Cross-border couples in Europe will now have to face new rules.
The rules, to be applied by 14 of the European Union's 27 member states in mid-2012, will enable an Austrian-Bulgarian couple living in Slovenia, for example, or a Hungarian couple resident in Brussels to choose which country's rules apply in case of separation.
AdvertisementOf the more than one million divorces in the European Union in 2007, around 140,000, or 13 percent, concerned couples of different nationalities, the European Commission said.
The new legislation will enable couples with different nationalities, those living apart in different countries, or those living together in a nation other than their home country, to decide which country's laws apply to their divorce.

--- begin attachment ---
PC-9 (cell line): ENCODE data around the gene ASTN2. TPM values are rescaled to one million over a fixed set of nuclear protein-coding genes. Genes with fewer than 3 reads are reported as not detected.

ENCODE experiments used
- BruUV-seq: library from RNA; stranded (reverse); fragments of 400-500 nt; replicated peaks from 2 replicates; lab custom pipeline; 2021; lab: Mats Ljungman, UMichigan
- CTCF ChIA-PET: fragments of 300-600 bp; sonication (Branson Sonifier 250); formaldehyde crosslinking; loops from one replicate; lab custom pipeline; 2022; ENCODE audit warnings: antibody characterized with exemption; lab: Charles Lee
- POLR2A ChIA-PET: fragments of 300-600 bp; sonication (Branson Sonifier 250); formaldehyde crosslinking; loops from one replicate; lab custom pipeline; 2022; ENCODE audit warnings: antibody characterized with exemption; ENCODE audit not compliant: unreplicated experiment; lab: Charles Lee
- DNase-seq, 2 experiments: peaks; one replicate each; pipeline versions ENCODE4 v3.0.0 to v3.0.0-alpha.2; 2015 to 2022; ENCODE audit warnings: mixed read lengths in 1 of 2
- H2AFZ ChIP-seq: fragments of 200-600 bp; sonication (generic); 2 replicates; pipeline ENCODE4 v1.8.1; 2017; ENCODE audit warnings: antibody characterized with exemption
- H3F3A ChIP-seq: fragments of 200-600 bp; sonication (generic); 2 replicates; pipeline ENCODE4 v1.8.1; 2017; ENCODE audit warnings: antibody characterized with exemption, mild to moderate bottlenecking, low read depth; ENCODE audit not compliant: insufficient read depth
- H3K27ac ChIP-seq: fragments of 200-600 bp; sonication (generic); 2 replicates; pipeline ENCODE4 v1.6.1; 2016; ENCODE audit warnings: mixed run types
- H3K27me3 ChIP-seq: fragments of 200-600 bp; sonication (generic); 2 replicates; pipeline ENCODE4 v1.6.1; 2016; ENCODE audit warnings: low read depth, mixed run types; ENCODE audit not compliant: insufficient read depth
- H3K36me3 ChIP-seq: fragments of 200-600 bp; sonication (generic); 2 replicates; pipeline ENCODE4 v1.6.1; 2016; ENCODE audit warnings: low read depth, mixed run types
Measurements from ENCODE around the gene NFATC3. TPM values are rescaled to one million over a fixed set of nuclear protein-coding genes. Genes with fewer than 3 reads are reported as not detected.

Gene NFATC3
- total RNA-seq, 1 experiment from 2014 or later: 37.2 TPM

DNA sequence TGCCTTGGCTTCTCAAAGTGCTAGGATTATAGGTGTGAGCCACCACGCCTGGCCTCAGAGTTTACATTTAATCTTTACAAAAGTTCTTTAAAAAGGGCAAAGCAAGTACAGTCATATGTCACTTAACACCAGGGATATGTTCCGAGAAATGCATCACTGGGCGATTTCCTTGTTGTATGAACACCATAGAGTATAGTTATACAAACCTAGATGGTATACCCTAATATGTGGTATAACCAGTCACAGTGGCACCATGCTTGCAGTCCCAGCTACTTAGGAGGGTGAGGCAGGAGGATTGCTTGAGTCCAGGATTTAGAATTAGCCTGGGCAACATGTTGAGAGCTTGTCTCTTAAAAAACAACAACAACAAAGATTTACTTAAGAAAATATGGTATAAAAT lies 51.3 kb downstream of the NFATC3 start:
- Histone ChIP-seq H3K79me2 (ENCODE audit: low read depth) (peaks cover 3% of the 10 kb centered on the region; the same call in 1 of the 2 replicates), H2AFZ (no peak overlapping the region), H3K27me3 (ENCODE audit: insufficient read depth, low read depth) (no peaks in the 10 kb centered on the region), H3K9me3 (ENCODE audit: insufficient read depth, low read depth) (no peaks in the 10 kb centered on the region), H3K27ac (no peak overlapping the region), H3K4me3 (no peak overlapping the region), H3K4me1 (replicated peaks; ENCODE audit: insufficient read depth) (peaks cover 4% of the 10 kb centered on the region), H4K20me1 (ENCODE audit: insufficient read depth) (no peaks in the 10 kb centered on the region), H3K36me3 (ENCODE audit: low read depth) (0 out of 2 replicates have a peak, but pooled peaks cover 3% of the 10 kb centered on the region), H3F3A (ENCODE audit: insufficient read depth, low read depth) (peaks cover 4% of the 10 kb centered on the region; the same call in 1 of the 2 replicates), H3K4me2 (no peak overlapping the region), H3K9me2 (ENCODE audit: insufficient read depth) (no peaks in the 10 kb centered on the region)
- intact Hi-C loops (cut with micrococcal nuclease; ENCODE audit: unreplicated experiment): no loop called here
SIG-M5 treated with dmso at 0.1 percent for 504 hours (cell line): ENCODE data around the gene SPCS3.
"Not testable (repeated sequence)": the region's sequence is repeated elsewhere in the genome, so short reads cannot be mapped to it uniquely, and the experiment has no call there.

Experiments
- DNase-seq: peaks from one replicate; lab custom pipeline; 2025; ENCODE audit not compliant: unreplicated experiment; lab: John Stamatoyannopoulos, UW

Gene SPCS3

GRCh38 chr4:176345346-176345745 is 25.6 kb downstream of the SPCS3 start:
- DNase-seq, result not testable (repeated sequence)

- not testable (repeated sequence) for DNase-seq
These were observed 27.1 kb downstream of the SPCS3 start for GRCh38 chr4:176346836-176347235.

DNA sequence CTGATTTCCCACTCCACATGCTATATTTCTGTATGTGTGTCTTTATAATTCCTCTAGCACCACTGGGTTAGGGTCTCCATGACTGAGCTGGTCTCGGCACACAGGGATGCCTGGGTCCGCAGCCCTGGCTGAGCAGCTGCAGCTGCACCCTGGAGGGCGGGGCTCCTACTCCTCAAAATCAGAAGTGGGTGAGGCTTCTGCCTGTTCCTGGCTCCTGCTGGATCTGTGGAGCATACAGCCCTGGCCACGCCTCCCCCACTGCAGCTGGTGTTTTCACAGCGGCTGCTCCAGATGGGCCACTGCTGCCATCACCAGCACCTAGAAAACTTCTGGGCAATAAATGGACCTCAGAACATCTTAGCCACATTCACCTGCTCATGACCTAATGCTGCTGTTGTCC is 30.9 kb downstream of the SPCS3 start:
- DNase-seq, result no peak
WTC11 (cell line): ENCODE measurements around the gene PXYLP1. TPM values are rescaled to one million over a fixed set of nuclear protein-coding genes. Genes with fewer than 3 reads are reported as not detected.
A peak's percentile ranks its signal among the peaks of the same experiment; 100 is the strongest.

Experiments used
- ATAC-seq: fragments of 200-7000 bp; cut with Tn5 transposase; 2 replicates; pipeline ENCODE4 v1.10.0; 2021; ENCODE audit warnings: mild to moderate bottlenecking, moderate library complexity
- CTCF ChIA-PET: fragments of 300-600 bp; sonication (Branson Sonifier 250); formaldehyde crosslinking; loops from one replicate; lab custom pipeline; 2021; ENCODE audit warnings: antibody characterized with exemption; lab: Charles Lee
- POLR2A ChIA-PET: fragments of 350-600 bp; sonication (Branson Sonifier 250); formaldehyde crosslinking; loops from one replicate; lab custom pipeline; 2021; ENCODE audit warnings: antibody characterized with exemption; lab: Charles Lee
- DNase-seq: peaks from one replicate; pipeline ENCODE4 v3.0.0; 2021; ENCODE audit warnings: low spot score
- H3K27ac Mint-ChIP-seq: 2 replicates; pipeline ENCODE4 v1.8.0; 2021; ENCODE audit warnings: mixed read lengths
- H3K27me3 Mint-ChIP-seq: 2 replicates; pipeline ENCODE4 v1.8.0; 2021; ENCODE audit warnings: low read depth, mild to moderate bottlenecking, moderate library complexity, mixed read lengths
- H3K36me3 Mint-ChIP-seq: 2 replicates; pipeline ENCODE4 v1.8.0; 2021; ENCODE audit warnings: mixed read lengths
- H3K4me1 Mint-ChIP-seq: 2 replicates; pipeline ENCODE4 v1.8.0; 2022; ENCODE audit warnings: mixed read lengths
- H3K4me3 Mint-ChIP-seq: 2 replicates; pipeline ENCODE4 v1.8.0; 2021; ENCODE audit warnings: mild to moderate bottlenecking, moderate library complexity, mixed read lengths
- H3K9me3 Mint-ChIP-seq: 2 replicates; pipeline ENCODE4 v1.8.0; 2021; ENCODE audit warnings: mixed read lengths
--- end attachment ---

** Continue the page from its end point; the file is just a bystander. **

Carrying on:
"International couples can encounter arbitrary legal problems that turn the tragedy of divorce into a financial and emotional disaster," said EU Justice Commissioner Viviane Reding.
"I do not want people in the EU to be left to manage complicated international divorces alone. I want them to have clear rules."
Currently 20 EU countries determine which country's laws apply based on nationality and long-term residence, while seven apply their own domestic law.
The 14 countries that will apply the rules are Austria, Belgium, Bulgaria, France, Germany, Hungary, Italy, Latvia, Luxembourg, Malta, Portugal, Romania, Slovenia and Spain.
Courts will have a common formula for deciding which country's laws apply when couples cannot agree themselves.